The Bayview Hatchery 1891 -1918
Lobster was one of the first fisheries to be regulated in the new Dominion of Canada after 1867. As early as 1870, catch size and weights were being monitored and by the late 19th century there was already a concern that lobster stocks were declining in the Northumberland Straight. In 1891 following a survey undertaken by Samuel Wilmot, Superintendent of Fish Culture, the first lobster hatchery in Canada was established at the Little Entrance of Caribou Harbour, then known as Bayview. The hatchery relied on local canneries and fishers to supply lobster eggs to incubate. With several canneries nearby including the American firm of Burnham & Morrell, the location was central to the thriving fishery.
Lobster hatching and seeding was practiced in Europe by the late 1700’s and Canadian scientists were familiar with the methods established in Norway. A hatchery in Dildo Island, Newfoundland managed by Norwegian Adolf Neilson was the model for the Bayview Hatchery. Lobster ova were incubated in large glass jars known as Wilmot jars that were constantly replenished with cold salt water. The hatchery was a simple shed lined with rows of shelves holding Wilmot jars fed by an overhead tap lining an upper shelf. The eggs grew into larvae, which, when sufficiently developed, were released into the waters of Northumberland Straight. Several million larvae were seeded into surrounding waters every year from the Bayview hatchery. By 1894, over 12 other hatcheries were established, 8 in Nova Scotia, 2 in New Brunswick and 2 in Quebec. The hatchery operations were considered to be very successful for a time but by 1917 there was no substantive evidence that seeding lobster larvae increased lobster stocks and the hatcheries were closed.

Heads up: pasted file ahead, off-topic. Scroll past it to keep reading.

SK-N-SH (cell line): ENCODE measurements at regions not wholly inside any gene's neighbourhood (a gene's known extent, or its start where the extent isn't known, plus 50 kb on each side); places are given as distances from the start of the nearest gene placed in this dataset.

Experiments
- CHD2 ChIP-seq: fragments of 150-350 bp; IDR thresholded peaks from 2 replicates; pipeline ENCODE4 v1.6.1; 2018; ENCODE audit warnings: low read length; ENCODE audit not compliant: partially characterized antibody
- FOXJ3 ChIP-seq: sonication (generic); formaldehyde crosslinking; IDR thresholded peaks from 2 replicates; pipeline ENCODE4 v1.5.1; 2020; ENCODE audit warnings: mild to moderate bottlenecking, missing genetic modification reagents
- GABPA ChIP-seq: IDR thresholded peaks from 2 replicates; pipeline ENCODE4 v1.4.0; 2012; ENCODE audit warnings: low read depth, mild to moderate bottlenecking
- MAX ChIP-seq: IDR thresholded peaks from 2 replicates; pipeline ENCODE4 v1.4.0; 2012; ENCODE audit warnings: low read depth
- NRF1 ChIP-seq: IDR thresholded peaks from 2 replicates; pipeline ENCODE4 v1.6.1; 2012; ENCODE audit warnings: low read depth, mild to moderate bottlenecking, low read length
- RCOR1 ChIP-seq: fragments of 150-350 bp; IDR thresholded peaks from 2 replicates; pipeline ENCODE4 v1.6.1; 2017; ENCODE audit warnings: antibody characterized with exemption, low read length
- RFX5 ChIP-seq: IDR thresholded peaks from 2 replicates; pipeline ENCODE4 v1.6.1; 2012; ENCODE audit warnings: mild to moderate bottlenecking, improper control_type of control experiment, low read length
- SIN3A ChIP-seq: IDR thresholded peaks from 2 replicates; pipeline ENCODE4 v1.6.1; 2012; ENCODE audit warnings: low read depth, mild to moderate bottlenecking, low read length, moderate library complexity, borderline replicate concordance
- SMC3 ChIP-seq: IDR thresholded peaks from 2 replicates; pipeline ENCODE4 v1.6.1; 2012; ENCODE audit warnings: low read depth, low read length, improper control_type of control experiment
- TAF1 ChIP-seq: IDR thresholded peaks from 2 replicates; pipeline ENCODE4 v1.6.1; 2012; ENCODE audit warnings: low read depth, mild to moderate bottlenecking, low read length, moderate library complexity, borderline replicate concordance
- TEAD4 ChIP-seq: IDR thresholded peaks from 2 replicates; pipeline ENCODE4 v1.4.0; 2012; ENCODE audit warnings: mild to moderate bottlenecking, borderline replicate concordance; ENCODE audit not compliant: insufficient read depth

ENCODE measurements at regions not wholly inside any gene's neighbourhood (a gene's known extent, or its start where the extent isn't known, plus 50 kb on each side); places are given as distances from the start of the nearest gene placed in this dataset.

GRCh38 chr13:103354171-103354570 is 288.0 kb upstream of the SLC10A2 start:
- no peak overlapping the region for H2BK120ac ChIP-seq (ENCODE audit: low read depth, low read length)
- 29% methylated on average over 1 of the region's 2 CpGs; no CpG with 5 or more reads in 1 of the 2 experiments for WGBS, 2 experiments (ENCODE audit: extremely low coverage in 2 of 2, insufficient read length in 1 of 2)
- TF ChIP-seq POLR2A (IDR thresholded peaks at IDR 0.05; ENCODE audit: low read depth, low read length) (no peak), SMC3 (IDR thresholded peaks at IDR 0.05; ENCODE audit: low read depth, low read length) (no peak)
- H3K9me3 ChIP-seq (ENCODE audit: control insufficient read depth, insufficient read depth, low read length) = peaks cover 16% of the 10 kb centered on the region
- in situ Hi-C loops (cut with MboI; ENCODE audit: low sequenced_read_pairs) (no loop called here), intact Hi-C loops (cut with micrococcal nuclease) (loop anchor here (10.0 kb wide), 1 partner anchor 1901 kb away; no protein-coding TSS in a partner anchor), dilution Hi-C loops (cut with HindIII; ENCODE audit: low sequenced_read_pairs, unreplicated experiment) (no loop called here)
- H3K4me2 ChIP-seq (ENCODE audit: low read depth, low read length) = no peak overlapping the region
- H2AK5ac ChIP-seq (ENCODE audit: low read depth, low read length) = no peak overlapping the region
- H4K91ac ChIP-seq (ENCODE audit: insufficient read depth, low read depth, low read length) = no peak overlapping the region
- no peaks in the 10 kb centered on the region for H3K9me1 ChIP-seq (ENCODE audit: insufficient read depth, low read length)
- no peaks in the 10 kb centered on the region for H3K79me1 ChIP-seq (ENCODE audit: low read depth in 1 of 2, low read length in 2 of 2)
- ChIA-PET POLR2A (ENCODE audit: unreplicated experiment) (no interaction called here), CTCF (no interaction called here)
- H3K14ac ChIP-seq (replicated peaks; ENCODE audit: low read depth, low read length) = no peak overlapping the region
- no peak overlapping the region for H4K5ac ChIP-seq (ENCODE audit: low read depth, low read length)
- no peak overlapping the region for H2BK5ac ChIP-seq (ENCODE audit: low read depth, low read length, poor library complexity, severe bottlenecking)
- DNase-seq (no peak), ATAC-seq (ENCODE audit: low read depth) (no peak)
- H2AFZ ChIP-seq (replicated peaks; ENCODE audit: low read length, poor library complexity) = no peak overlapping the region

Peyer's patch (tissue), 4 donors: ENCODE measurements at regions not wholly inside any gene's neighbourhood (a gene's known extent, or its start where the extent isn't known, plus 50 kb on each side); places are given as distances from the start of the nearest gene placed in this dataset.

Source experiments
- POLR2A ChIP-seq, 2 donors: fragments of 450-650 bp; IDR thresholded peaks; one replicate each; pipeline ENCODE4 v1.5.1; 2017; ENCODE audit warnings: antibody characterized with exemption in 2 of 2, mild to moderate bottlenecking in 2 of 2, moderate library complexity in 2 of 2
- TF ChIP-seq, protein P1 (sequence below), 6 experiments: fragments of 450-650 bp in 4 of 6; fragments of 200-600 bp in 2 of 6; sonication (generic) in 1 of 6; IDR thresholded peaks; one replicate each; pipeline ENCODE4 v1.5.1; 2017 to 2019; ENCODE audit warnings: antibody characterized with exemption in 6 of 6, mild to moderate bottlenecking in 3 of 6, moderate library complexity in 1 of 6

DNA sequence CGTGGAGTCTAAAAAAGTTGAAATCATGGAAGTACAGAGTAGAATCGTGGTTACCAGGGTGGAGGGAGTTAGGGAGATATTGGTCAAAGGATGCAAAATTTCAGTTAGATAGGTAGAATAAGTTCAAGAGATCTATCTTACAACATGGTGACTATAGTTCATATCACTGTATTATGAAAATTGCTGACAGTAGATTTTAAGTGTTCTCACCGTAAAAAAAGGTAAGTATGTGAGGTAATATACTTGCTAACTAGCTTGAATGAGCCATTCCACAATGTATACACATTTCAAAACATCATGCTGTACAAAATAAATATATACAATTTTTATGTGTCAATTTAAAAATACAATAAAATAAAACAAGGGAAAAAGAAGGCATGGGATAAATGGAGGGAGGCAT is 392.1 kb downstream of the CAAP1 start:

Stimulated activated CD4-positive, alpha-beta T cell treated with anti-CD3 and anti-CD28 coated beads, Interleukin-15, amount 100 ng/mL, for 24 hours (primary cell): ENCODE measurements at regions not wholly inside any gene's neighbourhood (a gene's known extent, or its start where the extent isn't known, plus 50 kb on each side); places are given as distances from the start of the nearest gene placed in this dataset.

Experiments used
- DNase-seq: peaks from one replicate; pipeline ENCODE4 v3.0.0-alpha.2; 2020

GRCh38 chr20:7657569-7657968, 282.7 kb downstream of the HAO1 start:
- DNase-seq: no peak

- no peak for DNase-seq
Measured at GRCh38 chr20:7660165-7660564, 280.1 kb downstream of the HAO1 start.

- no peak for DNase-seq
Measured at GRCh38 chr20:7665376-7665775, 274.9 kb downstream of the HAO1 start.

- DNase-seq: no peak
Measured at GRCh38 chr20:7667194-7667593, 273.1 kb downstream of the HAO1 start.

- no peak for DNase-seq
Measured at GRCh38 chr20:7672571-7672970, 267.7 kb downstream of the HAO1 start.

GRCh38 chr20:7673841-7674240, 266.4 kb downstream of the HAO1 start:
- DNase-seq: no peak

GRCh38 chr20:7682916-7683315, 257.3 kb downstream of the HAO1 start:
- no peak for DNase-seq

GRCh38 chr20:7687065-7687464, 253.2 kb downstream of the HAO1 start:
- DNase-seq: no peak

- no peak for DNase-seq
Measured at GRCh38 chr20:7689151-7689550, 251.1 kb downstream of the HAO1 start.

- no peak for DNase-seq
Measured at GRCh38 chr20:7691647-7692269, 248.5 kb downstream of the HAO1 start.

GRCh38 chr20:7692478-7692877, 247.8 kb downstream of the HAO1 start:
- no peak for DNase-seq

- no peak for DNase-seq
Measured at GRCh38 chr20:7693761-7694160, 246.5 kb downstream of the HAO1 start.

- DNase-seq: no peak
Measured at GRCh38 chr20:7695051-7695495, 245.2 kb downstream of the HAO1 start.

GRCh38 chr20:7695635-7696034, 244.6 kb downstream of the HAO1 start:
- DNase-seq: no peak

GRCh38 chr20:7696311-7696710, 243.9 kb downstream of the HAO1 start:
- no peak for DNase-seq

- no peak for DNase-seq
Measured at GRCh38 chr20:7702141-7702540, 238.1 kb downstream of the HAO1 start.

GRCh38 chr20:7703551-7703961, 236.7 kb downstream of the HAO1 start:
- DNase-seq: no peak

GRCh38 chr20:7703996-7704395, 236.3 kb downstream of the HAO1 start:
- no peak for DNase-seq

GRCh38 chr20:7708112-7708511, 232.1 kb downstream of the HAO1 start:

Now, 100 years later, lobster eggs are again being incubated at a new lobster hatchery in Pictou, Nova Scotia only a few kilometers from where the original Bayview hatchery stood.